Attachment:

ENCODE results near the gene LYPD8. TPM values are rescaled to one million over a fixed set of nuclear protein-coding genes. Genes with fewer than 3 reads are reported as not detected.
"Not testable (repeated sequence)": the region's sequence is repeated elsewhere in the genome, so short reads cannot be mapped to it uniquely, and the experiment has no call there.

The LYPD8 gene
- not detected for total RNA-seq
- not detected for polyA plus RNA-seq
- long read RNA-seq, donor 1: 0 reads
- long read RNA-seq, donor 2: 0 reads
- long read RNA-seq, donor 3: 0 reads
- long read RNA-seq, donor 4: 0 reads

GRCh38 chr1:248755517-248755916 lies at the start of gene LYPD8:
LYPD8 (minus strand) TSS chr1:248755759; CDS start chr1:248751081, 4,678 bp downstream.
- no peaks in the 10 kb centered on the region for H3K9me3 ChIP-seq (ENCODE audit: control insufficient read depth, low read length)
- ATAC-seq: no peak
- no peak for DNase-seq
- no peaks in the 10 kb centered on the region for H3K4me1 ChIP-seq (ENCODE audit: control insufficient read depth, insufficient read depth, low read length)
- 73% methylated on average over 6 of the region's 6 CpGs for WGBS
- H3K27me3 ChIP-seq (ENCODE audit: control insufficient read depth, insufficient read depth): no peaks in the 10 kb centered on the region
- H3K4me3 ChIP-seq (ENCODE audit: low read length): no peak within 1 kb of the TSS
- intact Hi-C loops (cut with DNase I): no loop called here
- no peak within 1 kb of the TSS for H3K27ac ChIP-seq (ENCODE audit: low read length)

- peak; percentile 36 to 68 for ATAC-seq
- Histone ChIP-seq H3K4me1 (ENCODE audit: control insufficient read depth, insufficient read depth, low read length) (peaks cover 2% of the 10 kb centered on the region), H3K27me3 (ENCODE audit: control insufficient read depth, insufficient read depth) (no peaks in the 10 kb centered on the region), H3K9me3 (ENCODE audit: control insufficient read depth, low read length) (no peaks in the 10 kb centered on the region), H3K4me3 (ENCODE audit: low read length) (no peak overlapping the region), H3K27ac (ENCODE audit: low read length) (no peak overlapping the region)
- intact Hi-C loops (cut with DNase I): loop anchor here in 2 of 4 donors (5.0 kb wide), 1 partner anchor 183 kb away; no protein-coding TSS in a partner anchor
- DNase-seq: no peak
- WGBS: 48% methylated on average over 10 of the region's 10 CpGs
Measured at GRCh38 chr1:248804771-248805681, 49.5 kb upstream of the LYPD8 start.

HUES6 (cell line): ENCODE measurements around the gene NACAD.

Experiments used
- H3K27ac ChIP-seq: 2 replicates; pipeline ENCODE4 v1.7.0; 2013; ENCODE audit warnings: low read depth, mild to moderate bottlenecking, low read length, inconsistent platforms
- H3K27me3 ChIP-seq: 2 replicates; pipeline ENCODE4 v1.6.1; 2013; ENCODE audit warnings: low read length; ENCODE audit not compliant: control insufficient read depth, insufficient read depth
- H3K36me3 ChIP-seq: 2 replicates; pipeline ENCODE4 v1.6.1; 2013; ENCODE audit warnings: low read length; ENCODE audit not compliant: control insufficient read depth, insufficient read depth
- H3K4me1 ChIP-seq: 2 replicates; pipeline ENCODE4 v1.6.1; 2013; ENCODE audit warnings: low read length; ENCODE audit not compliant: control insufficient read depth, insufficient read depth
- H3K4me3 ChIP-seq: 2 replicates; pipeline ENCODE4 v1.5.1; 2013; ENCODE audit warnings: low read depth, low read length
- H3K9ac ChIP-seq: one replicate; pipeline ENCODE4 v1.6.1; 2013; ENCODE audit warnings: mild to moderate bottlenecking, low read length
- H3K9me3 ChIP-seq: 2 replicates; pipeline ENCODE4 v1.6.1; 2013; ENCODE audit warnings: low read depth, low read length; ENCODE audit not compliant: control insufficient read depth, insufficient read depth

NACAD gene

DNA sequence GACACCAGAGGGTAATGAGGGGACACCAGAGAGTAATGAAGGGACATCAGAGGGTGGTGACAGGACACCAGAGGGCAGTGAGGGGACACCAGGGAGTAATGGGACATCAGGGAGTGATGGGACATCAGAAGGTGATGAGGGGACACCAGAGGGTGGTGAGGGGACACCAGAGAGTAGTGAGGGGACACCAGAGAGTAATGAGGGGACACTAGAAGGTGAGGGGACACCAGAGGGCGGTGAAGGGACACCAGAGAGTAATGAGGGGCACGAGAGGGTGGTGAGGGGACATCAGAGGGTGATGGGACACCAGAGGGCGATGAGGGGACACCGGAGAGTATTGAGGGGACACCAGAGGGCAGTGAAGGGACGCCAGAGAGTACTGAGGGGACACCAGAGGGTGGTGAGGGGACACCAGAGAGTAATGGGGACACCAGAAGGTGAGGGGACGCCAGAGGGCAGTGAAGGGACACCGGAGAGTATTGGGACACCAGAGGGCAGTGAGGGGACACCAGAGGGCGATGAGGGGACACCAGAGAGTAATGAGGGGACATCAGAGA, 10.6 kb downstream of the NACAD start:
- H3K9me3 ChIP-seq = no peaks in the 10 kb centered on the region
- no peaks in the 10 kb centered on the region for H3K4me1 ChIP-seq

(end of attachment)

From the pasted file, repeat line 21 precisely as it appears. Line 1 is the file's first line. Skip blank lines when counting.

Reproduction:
- peak; percentile 36 to 68 for ATAC-seq